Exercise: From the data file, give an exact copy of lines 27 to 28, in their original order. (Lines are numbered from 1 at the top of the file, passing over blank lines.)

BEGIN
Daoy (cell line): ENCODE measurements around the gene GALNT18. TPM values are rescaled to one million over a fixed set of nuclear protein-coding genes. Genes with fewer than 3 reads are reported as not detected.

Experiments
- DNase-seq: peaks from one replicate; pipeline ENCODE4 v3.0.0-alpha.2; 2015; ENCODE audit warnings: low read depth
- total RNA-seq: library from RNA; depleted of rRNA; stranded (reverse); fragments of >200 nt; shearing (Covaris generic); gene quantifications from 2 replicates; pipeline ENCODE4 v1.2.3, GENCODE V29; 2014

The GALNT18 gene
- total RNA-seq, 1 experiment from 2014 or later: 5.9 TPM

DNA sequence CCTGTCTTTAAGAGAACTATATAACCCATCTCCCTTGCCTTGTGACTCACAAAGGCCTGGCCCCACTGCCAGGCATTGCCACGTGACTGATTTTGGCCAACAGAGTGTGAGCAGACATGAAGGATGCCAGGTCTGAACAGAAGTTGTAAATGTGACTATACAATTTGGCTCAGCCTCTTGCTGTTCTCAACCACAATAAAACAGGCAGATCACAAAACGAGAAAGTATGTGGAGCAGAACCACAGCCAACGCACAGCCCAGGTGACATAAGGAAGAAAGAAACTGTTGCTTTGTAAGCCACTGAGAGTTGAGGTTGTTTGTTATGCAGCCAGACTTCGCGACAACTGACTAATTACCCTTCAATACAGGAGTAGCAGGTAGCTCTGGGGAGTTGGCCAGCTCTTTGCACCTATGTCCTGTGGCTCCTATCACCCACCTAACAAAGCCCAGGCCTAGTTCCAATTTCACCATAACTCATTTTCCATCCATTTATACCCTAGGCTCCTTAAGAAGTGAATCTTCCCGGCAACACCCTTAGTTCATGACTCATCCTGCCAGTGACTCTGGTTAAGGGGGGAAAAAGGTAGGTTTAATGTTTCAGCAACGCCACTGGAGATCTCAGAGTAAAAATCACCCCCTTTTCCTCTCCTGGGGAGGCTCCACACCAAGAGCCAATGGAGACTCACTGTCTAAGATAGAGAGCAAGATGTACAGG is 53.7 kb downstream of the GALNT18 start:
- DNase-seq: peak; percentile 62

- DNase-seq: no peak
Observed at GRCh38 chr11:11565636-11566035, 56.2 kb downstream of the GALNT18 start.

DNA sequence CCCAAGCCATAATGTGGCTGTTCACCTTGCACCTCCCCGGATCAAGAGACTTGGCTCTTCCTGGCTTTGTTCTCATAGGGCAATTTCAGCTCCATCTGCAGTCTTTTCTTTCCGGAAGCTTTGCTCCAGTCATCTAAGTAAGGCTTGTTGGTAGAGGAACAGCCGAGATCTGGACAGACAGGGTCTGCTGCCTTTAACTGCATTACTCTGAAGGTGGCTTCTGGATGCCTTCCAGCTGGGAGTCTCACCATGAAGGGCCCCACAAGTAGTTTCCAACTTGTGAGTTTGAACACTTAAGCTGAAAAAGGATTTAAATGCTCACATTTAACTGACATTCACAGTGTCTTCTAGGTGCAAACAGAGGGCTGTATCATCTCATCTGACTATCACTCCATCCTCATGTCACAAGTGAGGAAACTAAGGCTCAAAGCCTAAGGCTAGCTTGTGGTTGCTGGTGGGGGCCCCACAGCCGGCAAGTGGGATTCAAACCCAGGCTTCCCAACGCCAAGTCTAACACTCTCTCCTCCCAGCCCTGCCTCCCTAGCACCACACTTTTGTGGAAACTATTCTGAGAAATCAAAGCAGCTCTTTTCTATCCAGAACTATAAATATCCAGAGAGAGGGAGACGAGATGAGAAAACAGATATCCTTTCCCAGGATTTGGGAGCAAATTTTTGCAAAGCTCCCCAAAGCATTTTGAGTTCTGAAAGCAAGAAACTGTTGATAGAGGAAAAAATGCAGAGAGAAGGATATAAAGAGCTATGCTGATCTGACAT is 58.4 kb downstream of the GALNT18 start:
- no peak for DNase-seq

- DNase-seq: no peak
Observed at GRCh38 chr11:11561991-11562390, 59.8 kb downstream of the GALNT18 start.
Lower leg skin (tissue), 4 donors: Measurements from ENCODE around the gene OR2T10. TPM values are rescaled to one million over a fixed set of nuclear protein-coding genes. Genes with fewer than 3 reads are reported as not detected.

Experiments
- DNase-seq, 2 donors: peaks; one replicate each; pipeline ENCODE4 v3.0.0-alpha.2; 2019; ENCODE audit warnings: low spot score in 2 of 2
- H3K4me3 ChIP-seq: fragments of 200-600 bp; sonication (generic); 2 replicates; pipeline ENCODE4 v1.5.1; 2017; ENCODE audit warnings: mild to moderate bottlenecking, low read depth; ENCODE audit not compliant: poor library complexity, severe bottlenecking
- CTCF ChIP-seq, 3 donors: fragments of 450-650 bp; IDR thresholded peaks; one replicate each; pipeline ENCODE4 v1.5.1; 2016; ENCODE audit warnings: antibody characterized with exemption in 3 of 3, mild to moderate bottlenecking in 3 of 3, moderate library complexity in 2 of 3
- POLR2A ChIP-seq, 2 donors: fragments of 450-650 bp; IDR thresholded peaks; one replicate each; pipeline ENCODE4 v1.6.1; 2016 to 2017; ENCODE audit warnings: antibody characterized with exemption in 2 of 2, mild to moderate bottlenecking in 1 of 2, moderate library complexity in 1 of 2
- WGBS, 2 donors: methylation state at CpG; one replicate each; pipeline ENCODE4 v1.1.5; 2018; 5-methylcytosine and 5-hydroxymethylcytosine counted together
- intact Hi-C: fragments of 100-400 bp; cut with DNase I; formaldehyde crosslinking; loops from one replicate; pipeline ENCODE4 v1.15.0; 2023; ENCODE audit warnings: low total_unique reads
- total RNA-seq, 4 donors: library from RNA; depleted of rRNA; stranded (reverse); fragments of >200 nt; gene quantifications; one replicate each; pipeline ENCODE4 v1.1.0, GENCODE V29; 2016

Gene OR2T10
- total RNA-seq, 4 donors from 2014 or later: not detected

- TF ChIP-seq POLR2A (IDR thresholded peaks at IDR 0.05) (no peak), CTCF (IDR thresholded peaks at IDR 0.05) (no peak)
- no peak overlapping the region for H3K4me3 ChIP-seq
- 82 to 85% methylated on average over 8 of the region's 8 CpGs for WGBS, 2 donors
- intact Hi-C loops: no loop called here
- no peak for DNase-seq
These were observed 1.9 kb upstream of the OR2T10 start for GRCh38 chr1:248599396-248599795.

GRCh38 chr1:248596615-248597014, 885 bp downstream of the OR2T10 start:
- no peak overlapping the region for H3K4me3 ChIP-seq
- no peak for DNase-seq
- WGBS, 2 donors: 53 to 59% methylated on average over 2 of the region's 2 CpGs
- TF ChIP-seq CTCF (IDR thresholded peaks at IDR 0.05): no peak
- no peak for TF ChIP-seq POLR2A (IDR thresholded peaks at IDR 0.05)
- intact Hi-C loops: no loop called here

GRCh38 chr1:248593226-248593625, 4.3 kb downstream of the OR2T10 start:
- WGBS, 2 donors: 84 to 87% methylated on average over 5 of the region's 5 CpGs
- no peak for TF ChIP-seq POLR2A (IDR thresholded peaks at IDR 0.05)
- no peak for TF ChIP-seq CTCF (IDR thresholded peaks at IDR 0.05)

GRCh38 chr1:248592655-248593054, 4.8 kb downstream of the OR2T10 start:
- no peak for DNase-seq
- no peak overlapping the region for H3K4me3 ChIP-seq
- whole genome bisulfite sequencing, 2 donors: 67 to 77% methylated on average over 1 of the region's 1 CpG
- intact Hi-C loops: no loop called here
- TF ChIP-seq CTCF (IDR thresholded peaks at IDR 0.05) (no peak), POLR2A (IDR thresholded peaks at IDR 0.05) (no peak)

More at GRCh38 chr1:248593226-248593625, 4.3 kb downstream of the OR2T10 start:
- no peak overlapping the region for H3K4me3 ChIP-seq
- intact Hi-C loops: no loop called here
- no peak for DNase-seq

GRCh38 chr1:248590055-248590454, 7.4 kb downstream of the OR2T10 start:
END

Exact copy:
- no peak overlapping the region for H3K4me3 ChIP-seq
- 82 to 85% methylated on average over 8 of the region's 8 CpGs for WGBS, 2 donors